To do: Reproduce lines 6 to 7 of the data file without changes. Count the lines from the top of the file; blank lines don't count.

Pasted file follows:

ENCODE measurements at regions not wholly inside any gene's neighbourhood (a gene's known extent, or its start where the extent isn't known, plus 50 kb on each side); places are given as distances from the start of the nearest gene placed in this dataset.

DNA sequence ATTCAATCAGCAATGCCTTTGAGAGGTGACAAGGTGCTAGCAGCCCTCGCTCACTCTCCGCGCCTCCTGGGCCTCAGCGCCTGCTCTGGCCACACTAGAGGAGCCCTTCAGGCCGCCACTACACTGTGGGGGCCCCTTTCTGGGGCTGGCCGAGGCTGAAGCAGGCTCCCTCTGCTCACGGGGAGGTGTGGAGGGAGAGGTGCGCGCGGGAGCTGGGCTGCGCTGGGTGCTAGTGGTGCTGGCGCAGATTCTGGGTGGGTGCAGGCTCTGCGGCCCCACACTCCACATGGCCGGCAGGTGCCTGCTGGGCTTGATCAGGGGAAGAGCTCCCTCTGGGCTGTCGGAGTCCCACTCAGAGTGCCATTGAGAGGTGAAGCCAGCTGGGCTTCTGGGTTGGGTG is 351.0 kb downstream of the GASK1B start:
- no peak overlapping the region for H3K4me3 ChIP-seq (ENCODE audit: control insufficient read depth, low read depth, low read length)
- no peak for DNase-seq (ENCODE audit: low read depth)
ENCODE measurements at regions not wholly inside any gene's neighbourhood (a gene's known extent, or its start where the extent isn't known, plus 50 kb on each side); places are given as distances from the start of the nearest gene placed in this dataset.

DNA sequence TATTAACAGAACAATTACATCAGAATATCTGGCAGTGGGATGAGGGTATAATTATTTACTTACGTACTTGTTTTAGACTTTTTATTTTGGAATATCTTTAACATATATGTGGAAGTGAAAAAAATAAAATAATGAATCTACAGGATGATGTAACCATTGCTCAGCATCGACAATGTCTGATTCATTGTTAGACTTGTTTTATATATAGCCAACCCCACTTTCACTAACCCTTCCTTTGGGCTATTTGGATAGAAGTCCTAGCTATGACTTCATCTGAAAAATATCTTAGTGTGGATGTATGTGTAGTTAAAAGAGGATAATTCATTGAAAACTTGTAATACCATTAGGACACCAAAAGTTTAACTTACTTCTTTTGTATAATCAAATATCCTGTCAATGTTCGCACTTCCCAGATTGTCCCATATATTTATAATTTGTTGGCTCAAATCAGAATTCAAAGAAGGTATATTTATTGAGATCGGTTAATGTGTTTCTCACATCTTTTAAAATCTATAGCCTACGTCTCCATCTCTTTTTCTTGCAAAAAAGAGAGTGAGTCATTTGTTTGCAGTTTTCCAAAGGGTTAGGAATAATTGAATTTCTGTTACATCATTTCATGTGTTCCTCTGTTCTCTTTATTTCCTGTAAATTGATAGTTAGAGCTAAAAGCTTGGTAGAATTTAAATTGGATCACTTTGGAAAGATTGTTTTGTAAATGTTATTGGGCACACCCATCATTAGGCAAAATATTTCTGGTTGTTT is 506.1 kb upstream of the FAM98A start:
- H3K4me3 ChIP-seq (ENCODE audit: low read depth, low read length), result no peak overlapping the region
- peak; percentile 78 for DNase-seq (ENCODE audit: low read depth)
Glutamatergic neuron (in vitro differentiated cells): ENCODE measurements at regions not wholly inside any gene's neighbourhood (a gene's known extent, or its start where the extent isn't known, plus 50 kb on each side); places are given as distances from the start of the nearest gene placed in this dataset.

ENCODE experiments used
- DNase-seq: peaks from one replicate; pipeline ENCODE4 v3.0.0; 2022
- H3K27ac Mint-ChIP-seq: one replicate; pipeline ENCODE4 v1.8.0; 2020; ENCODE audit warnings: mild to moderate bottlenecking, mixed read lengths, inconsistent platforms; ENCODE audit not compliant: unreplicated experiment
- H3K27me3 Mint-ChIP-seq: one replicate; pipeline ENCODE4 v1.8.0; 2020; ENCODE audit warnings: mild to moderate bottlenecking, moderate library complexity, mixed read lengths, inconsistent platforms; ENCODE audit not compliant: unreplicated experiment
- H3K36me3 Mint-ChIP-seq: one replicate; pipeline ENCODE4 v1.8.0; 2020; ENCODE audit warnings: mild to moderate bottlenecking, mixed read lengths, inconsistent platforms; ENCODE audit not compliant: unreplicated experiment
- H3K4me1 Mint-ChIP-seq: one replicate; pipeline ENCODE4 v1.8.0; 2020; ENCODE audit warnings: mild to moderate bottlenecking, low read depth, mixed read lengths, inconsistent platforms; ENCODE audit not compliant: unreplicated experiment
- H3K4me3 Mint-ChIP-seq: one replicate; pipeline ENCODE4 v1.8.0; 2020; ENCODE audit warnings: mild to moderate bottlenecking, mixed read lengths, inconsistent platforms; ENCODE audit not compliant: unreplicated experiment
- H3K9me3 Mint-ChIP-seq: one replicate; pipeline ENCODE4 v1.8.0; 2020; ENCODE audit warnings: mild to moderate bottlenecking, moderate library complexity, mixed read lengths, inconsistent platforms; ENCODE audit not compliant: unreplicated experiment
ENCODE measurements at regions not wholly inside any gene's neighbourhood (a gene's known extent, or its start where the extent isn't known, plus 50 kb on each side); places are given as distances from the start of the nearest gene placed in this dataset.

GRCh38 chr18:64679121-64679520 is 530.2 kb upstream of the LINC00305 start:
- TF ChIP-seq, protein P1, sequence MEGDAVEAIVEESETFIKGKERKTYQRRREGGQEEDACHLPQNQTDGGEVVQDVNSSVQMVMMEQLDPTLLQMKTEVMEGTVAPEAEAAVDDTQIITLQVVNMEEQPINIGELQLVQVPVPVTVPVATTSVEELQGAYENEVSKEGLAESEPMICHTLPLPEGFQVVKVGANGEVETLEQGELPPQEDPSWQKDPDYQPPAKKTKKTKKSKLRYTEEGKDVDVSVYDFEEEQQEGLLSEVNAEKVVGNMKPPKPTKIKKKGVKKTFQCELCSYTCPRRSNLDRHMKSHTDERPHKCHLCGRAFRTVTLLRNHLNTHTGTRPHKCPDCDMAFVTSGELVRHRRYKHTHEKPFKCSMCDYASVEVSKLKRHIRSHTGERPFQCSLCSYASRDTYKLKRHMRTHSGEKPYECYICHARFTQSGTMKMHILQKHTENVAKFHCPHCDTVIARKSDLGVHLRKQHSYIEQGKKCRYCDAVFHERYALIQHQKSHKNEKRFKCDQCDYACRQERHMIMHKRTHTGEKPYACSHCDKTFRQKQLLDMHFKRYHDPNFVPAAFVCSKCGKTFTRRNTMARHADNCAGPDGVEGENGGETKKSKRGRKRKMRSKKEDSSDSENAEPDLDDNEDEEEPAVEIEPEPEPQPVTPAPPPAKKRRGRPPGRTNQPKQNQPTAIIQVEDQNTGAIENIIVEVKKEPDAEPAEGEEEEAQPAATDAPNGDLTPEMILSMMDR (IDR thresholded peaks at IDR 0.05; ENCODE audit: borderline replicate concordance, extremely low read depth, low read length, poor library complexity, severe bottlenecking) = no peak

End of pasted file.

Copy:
DNA sequence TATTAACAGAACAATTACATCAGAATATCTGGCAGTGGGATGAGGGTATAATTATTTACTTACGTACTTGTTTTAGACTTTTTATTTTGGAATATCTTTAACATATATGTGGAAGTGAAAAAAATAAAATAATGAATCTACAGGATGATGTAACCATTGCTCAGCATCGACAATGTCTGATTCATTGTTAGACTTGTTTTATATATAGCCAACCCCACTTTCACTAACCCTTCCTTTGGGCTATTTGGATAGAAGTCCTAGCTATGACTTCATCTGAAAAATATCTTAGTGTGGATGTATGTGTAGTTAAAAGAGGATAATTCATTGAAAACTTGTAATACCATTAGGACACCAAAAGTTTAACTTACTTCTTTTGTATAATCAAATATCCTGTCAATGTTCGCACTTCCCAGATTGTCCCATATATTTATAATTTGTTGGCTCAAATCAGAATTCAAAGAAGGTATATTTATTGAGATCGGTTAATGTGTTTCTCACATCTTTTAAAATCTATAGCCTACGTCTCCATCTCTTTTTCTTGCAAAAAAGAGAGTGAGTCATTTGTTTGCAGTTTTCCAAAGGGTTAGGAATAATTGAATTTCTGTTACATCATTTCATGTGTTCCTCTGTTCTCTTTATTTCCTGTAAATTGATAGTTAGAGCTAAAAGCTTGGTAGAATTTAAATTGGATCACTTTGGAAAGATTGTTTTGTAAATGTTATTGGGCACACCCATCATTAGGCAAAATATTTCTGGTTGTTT is 506.1 kb upstream of the FAM98A start:
- H3K4me3 ChIP-seq (ENCODE audit: low read depth, low read length), result no peak overlapping the region